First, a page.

ZURICH (Reuters) - Swiss prosecutors have appealed against court verdicts clearing former FIFA Secretary General Jerome Valcke of bribery and Qatari sports and broadcasting executive Nasser Al-Khelaifi of offering him incentives in a case involving World Cup media rights.
The prosecutors also sought further charges against Valcke.
The Attorney General's Office had accused Al-Khelaifi and an unnamed businessman of committing criminal mismanagement by offering Valcke undue advantages, including the use of a villa owned by Al-Khelaifi in Sardinia rent-free.
Both Valcke and Al-Khelaifi have denied wrongdoing.
"Our client was fully acquitted in October, after the most exhaustive four-year investigation, the most comprehensive two-week trial, and where the prosecution presented every shred of evidence and put forward every possible theory, but proved nothing," lawyers for Al-Khelaifi said in a statement.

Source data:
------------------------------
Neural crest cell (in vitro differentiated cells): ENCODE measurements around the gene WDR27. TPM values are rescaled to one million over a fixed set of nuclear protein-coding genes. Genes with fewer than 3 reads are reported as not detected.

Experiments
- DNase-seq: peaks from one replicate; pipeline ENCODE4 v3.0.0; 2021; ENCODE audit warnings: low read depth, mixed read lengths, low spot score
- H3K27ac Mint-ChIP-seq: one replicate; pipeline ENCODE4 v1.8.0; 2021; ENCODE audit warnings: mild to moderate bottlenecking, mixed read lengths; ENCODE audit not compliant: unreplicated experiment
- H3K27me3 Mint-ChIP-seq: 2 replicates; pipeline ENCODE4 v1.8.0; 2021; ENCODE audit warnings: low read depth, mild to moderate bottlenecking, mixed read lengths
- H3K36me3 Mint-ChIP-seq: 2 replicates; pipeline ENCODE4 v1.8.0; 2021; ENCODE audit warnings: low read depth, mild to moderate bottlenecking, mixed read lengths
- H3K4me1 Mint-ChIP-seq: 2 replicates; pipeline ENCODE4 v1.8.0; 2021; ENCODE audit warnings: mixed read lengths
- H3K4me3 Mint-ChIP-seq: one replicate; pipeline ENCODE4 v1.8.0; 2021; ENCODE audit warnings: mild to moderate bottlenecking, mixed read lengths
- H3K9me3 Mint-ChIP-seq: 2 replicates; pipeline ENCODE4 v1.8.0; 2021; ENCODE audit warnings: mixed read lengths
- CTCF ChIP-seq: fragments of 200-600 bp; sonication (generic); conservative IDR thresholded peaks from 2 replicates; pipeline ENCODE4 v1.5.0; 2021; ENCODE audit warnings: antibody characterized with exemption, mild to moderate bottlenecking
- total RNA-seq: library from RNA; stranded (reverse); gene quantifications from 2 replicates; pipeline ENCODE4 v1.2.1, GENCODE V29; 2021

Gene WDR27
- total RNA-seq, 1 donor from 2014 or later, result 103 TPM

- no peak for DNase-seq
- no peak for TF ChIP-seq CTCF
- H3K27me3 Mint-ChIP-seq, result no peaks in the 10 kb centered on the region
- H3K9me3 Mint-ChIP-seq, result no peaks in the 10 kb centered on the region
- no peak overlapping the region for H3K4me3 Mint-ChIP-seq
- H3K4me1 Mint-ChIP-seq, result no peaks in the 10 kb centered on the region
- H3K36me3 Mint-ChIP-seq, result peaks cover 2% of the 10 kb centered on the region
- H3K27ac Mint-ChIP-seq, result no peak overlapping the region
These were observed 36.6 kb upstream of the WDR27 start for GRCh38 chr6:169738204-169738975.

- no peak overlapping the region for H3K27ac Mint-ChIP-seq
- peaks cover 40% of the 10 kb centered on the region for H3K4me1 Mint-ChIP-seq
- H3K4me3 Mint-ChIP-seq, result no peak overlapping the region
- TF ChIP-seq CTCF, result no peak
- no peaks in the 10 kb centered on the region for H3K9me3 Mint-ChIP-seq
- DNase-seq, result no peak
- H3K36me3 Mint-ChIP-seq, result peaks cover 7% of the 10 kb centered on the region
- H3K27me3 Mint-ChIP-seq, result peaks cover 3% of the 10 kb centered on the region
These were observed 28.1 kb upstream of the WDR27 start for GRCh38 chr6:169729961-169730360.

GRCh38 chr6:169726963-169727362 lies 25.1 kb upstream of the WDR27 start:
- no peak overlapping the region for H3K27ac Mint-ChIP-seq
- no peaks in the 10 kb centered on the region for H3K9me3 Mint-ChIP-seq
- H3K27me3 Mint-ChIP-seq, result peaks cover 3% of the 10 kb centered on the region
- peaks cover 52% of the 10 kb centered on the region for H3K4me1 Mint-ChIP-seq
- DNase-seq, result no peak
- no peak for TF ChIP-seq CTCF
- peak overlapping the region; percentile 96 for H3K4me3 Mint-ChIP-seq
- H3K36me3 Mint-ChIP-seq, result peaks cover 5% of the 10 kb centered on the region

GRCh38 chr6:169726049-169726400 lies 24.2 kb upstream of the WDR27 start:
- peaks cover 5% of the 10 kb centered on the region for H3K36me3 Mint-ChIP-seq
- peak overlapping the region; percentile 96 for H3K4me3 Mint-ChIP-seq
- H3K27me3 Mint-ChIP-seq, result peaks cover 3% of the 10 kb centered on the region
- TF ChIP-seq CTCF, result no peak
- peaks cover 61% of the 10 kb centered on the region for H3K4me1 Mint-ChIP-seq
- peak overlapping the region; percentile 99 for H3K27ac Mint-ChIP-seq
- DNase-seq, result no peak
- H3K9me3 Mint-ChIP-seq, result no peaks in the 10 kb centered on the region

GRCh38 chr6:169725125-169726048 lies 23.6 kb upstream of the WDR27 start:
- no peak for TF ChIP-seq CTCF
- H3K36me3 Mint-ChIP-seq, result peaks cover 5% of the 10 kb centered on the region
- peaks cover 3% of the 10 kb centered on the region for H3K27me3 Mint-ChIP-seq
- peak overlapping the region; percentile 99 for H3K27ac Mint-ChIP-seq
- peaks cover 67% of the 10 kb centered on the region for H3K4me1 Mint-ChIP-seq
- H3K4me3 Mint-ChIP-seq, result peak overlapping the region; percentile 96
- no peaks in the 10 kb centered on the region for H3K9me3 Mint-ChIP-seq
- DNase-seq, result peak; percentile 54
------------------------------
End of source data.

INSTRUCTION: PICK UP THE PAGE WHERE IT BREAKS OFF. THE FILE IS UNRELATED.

"Absolutely nothing has changed since October, either in fact or in law."
Valcke could not be reached for comment on Wednesday.
FIFA said it was assessing the matter and was not in a position to comment further.
Switzerland's Federal Criminal Court in October cleared Al-Khelaifi, who is chairman of Qatari media group BeIN sports and also president of French soccer club Paris St Germain, of the charges after a two-week trial.
Valcke was acquitted of accepting bribes and criminal mismanagement. He was given a suspended fine of 24,000 Swiss francs ($26,500) for the lesser offence of falsifying documents.
On Wednesday, the Attorney General's Office said it had filed an appeal seeking to have all three men convicted on the original charges it had filed.
Prosecutors allege Valcke exploited his position as FIFA secretary general between 2013 and 2015 to influence the awarding of media rights for various World Cup and FIFA Confederations Cup tournaments to take place in the period between 2018 and 2030.
Valcke was secretary general for eight years until 2015, when he was banned by FIFA's ethics committee for 10 years for ethics violations.
The Frenchman was ordered by the Criminal Court in October to pay the Zurich-based FIFA around 1.65 million euros ($2 million) in restitution.
($1 = 0.83 euros)
(Reporting by Brenna Hughes Neghaiwi; Editing by Angus MacSwan)